In our review, data was abstracted and recorded in a data extraction form adopted from other Cochrane systematic reviews . General information was extracted on study characteristics (year of publication, study design, setting, duration, and study location), population characteristics (age, gender, number of participants at enrollment and follow up). Furthermore, detailed description of the interventions, any theoretical frameworks adopted in their design, delivery personnel, the main outcome measures and findings were all recorded.
We opted to use two different critical appraisal tools based on study design; RCTs were assessed using Cochrane Collaboration’s tool for assessing risk of bias  whereas non-randomized trials were assessed using Downs and Black assessment tool.  For each RCT, seven domains (random sequence generation, allocation concealment, blinding of participants and personnel, blinding of outcome assessors, incomplete outcome data, selective outcome reporting and other bias) were addressed. A judgment of ‘Low risk’, ‘High risk’, or ‘Unclear risk’ of bias was assigned for each item in the tool alongside with descriptive information justifying this judgment
On the other hand for each non-randomized trial a total numeric score was given for 27 items categorized into 4 sections: reporting (10 items), external validity (3 items), internal validity (bias: 7 items, confounding 6 items) and power of study (1 item). For each question answers scored 1 for “yes” responses or 0 for “no” or “unable to determine” responses. Only for one item in the reporting section: “Are the distributions of principal confounders in each group of subjects to be compared clearly described?” scoring ranged from 0 for “no”, 1 for “partially” to 2 for “yes” responses.  Two modifications were done such that one item on reporting any adverse events was removed since all reviewed interventions were non-invasive preventive. In addition, concerning the power of calculation for sample size, studies were scored 0 or 1 based on whether or not the calculation was performed.  The total Down and Black score (D&B) ranged from 0 to 27 and the following cut points have been used to categorize studies by quality: excellent (26–27), good (20–25), fair (15–19) and poor (≤14)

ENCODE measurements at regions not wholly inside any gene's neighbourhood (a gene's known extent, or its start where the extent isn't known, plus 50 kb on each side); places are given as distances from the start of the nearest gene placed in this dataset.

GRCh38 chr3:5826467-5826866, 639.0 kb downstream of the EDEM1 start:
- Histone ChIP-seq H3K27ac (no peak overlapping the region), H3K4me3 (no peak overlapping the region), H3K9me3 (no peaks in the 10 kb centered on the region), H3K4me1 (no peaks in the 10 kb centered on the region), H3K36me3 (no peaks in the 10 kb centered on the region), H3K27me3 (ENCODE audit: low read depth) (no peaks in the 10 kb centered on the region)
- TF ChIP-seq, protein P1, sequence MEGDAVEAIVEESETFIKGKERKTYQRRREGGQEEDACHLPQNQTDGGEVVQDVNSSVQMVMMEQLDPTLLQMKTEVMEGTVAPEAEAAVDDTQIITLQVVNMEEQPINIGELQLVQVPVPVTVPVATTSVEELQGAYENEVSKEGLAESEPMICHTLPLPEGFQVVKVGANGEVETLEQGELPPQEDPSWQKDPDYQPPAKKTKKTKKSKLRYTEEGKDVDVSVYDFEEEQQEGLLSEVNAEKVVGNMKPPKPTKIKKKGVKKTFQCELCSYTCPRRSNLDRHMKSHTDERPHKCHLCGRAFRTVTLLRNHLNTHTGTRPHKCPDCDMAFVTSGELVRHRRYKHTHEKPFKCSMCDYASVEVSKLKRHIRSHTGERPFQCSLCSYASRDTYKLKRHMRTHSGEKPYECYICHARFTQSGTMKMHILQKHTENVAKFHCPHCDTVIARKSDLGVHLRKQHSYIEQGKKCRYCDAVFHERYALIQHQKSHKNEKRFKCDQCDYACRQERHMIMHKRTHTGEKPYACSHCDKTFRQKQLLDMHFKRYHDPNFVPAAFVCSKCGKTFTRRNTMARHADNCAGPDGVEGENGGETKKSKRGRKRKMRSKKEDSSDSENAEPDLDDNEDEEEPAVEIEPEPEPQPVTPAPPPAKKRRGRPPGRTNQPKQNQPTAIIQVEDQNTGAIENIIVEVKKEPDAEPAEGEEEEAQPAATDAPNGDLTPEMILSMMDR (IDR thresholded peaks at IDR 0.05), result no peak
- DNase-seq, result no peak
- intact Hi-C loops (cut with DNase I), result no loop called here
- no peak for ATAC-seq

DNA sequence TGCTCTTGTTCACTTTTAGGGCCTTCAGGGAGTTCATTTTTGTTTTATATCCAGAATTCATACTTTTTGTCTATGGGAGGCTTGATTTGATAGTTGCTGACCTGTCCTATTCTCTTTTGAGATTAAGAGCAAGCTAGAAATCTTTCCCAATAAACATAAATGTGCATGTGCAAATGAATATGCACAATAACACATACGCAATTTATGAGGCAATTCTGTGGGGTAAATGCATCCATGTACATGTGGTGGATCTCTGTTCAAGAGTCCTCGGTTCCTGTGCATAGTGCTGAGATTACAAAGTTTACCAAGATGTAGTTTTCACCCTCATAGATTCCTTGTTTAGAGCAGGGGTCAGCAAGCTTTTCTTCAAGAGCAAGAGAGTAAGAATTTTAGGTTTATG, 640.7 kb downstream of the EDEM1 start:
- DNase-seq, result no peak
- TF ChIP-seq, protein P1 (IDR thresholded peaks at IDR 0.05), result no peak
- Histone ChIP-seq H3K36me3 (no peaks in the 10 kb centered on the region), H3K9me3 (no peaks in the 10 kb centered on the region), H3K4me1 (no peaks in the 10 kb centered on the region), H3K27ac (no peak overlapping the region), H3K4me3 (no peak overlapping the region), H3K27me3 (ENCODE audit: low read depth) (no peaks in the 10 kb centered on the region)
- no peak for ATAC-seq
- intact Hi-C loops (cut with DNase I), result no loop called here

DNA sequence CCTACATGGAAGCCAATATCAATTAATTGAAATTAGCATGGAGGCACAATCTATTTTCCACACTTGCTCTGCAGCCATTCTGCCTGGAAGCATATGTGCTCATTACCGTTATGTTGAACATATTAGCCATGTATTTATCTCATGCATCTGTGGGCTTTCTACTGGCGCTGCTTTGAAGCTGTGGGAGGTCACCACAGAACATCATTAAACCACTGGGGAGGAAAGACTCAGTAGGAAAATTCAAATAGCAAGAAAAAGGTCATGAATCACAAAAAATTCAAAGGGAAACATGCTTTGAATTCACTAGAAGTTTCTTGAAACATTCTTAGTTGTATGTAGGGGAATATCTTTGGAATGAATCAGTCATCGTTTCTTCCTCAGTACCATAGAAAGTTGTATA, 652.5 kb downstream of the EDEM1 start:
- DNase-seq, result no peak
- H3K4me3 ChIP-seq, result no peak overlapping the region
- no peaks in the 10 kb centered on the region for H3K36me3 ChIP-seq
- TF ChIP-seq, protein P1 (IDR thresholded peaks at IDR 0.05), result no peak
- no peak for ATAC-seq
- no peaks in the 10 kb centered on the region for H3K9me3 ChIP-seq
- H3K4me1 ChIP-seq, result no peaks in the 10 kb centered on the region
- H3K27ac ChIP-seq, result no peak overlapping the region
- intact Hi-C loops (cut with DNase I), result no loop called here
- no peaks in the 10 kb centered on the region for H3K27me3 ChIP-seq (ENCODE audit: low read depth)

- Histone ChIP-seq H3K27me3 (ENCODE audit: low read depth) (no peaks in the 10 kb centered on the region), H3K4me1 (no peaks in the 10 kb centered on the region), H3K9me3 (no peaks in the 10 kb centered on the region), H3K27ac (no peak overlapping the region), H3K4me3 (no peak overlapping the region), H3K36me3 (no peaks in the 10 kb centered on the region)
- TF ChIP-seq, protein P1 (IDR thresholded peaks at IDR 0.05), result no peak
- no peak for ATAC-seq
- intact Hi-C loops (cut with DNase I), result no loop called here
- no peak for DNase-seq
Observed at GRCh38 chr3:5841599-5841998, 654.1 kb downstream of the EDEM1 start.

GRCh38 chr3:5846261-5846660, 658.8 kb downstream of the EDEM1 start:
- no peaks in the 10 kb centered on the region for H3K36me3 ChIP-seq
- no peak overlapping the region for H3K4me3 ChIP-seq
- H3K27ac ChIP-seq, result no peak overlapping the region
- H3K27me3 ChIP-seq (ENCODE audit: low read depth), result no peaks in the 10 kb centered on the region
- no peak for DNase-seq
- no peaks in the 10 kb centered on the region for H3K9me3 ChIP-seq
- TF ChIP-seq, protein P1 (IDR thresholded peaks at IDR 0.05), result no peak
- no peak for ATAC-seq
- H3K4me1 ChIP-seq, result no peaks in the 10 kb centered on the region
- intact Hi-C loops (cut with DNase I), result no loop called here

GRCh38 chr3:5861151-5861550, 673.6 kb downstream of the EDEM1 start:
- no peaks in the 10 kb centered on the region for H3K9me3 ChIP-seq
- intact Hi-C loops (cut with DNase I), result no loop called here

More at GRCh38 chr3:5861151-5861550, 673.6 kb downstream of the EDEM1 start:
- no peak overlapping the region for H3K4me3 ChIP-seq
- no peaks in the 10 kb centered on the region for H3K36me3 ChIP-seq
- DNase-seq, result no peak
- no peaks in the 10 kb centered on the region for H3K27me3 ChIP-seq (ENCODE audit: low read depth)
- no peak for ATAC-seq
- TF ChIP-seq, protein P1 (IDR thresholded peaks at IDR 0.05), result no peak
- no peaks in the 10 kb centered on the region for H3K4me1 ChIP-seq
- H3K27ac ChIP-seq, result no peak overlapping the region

Of the 3162 records initially retrieved, 141 were eligible for full text screening after removal of duplicates and screening titles and abstracts. Only twenty one studies [20–40] met the inclusion criteria; those were published between 1993 and 2015 (Fig 2). The main reasons for exclusion were that studies did not fit the set inclusion criteria concerning one of the following: i) the study design, ii) the delivery personnel of the interventions iii) the outcomes used to measure their effectiveness.
The included studies were conducted across 7 countries such that eight programs were implemented in the US, five in the UK, two in Brazil, one in Iran, Belgium, Australia, and India. On reviewing the studies, we found that two retrieved RCTs [26, 27] in Brazil and another two in Iran [32, 33] addressed the same intervention but with different outcomes or over different follow-up duration. Table 1
Of the 21 studies twelve were either RCTs or cluster randomized trials. [24–28, 32, 33, 35, 36, 39, 40] Four trials, however, were “quasi-experimental” with a pre-test/post-test design [20, 21, 34, and 37], two had equivalent [22, 29] and one had non-equivalent comparison group.  One included study was historically controlled non-randomized  and another was ecologic.  Table 1
Some diversity in studies’ settings was recognized such that five programs were based in public health or municipal or medical academic or women and infant care centers [21, 24, 32, 33, and 40], two studies were conducted in hospital based clinics, one in a private clinic  and one in an “Anganwadi”  a care setting typical to India. Seven home visiting programs [20, 23, 26&27, 36, 37, 38, 39] were reviewed as well whereas one intervention included both home visits and consultations at well-baby clinic.  Two studies [21, 38] reported including both urban and rural settings in their recruitment, five [23, 30, 34, 35, 37] were restricted to rural sites and three [25, 26, 28] to urbanized or metropolitan areas. Table 1